Grotius' main point is that there is a natural law in the world which governs even how countries have wars with each other, even though while they're having the war, it seems like they might not be governed by any laws at all, so many people have argued that there is no such law. But this natural law is not based on God or anything subjective or controversial like that (although God is cool with it). It's based on two things: the universally observable human impulse to defend himselves when he is under attack, and the equally universal fact that humans are sociable and want to live together. The first part justifies why war is justified in the first place, because we have a right to defend ourselves when we're attacked. But the second is really cool, because it limits the extent to which we can do the first part, so that we can't just do whatever we want in self-defense, like Mr. Tom Hobbes says thousands of years later, but we can only defend ourself to the degree that our defense promotes sociability, or maintains our society as a whole. That still means we can do a lot of badass stuff in war though.
I'm not sure if I buy Grotius ultimately, because it's really hard to make countries follow laws when they are in wars and there is no way to hold them to the laws, or they feel existential about a particular war and conclude that they have to do whatever it takes to win it or be totally crushed, like what happened to the land of Carthage in Grotius' time. But for the most part, I feel like Grotius is really good to read when you get tired of some of the edgier authors in this genre like Bodin and Hobbes, because he has a more moderate idea about what a country's self-interest is, and thinks that laws about contract and property can be extrapolated from within a country to govern relations among countries. Especially for people who care about international law and human rights nowadays, it's really important for them to justify that without relying on different subjective religions, and if you think that Grotius' justifications are not that good, you need to think about whether you have any better ones.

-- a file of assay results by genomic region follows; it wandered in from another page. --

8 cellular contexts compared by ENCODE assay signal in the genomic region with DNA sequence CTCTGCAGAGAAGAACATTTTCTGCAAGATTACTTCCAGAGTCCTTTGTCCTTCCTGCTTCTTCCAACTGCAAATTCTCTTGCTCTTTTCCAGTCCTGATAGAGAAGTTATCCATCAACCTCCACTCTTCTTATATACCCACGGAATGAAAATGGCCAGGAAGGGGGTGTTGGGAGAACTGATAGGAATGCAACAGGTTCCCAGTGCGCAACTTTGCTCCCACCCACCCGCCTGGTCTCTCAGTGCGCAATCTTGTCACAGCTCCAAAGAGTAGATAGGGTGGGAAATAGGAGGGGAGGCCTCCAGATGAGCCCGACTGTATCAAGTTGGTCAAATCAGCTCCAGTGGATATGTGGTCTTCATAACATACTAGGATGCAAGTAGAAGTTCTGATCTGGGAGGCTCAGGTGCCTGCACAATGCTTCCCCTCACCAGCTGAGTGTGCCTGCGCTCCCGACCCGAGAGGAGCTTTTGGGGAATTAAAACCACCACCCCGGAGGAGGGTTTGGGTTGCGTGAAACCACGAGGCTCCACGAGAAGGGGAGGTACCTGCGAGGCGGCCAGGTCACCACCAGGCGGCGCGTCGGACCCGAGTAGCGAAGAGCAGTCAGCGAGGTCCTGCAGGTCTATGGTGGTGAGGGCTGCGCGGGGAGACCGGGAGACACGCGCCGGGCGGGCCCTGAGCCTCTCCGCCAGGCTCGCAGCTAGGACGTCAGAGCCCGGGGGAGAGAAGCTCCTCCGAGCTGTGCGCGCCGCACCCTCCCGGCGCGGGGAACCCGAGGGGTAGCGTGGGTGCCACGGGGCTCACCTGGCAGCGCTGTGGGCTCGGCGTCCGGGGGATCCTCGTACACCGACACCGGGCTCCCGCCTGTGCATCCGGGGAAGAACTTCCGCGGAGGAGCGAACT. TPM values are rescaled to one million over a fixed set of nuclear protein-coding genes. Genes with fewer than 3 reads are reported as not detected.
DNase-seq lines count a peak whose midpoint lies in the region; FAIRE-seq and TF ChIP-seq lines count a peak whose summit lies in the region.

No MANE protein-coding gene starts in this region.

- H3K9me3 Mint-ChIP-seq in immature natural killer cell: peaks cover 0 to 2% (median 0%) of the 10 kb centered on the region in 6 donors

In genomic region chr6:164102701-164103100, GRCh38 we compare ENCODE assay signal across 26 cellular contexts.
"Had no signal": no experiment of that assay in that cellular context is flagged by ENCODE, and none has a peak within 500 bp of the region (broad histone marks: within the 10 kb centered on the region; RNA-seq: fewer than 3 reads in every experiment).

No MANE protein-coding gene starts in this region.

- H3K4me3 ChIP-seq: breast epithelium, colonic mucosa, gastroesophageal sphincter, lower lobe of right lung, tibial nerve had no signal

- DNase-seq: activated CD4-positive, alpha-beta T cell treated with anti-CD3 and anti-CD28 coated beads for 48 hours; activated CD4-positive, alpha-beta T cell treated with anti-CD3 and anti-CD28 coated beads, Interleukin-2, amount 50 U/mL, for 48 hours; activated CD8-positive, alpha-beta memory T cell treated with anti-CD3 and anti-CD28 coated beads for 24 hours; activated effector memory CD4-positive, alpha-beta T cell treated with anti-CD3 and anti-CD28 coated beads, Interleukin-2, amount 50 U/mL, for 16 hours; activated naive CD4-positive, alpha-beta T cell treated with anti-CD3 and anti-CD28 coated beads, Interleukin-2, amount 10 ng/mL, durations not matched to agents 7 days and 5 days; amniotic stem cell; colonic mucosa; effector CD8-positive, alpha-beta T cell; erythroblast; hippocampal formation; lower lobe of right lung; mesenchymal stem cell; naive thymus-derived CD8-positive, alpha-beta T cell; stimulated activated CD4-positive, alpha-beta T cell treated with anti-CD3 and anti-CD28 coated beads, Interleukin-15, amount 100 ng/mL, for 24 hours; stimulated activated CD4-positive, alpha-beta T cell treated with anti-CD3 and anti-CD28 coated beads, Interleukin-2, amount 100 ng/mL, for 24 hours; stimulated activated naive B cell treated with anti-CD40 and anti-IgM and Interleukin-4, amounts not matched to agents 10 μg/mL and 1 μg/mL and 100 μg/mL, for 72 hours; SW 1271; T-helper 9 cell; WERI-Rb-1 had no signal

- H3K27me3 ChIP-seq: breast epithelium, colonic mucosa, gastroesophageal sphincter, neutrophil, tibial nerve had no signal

True, it's not very comprehensive. But, by posting such reviews, can I persuade democrats that, since other democrats, even outright idiots, managed to read and digest the books they were so bored by and pre-emptively jaded about, they can do it too? That the baseline expectation for even writing a review is reading the book and having at least three thoughts about it, one of which can be descriptive? It's kind of deceitful, sure, but could it be effective? Or is making these books seem easy and accessible only going to exacerbate the turpitude?